Again because of the shared charging spots, I actually have a spreadsheet to record the kWh my car uses, and that also gives me an estimate of what I owe the condo each year. I record starting SOC, starting RKm (rated 'miles'), ending SOC, ending RKm, and total kWh used. I can then multiply the kWh by the utility's rate of charge and voila. If you do that, it will quickly show over those couple of months where you could trim some costs.

    Even if you happen across the absolute healthiest set of processes around charging for your car's battery, you won't know it because Tesla won't tell you. They don't want to make worrying about all that "a thing".
     
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  15. David99

    David99 Active Member

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    According to Jeff Dahn, it makes almost no difference if you have more frequent, small charge cycles or less frequent but deeper cycles. What matters (in terms of battery degradation) is the amount of energy charged and discharged in total. In other words, it's fine to charge 40 miles every day or wait three days and charge 120 miles. Makes no difference to the battery.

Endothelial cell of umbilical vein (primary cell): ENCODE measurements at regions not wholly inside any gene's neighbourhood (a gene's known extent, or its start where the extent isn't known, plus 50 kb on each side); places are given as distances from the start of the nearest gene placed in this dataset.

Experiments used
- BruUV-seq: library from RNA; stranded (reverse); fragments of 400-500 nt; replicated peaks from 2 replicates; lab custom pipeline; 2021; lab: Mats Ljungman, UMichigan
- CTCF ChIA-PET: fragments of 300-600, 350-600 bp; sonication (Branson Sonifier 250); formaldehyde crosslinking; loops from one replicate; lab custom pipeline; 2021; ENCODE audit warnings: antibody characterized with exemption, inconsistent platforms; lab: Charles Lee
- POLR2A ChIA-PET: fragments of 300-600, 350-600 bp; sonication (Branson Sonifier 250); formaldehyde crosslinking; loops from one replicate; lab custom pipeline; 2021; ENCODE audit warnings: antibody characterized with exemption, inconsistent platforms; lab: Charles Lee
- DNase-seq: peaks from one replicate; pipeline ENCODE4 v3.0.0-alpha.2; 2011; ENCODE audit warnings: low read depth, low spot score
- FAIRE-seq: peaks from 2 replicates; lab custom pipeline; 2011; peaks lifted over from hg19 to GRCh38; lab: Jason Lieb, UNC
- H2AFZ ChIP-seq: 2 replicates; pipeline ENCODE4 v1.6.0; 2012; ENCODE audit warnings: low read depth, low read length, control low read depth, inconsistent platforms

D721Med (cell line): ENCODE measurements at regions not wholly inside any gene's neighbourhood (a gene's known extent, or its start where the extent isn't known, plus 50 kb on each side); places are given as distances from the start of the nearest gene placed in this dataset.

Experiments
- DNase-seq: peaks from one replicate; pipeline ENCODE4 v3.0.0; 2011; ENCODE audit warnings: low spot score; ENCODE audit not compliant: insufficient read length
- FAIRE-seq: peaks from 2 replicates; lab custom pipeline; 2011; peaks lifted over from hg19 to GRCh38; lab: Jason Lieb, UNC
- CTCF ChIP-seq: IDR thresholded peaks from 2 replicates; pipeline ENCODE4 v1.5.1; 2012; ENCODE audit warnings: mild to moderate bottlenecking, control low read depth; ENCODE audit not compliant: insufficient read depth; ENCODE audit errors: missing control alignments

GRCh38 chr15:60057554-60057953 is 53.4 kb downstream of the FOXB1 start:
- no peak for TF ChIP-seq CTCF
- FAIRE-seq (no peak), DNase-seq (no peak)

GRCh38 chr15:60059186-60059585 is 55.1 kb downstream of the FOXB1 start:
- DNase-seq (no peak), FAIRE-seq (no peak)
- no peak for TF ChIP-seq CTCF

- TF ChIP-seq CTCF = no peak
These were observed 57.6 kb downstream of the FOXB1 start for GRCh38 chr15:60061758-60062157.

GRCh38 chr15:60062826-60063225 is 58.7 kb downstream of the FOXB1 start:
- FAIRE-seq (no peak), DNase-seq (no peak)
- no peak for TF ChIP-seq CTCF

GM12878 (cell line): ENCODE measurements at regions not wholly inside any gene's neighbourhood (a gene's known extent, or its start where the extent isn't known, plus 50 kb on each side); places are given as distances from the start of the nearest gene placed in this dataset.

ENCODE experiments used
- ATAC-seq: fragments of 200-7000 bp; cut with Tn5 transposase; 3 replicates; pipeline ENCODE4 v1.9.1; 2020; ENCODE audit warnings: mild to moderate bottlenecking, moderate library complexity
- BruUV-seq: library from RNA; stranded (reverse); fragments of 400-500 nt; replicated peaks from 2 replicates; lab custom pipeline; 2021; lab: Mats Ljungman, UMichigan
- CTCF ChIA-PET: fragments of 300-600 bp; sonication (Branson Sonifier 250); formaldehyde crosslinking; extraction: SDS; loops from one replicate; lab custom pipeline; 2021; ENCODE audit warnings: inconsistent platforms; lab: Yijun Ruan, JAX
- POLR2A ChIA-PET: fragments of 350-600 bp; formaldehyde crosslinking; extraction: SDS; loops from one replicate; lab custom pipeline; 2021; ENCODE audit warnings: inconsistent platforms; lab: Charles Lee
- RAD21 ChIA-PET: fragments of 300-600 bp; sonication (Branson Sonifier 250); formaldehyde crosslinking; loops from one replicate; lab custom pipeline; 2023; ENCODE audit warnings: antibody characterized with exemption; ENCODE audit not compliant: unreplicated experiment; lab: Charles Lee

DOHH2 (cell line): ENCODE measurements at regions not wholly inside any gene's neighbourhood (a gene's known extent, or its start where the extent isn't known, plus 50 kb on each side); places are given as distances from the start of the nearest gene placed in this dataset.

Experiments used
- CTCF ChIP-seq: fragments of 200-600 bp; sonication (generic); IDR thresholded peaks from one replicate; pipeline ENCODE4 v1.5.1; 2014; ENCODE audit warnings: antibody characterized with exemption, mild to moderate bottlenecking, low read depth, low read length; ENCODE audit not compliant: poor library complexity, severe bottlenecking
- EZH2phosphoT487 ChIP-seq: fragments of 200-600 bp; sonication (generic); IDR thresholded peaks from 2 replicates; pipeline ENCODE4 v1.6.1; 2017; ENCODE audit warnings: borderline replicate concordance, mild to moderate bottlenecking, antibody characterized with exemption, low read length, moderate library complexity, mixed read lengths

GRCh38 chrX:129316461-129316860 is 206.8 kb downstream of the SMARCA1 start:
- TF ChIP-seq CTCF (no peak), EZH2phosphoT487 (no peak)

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  16. jdw

    jdw Supporting Member

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    In general, the battery life and capacity will be improved by using shallow charging cycles. 80->90% five or six days a week is likely better for the battery than one charging cycle from 30->90%. That is likely where the “a plugged in Tesla is a happy Tesla” mantra originates - multiple short charging sessions vs one big one.

    edit: too funny the timing of the above post and mine …goes to show that there are many opinions about this.
     
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  17. TexasEV

    TexasEV Well-Known Member

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    It's not going to be a meaningful difference. I've plugged in set at 90% every night for 4 years and have only lost 4% range (most of that in the first year as is typical). If you want to save money option #1 would be fine. If you want the convenience of never thinking about it, option #2 would be fine. Really for the amount you drive the cost to charge the car is so little that I wouldn't think about it.
     
  18. SureValla

    SureValla Member

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    I appreciate the tips thank you. I think my savings could be ~$400/year by using my method.
     
  19. thisisnew

    thisisnew Member

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    60D MX, 11K miles, 192 miles at 100% charge, steeper than what I was expecting...

    -90% of the charges with level 2 chargers, charges to 100%
    -10% of the charges with super charger, charges to 100%

    Read somewhere the rated miles not an indication of kWh retained, but an estimate based on previous 30 - 100 miles of driving? Wish there was a more transparent diagnostic output of our car's battery life...
     
  20. TexasEV

    TexasEV Well-Known Member

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    You read wrong.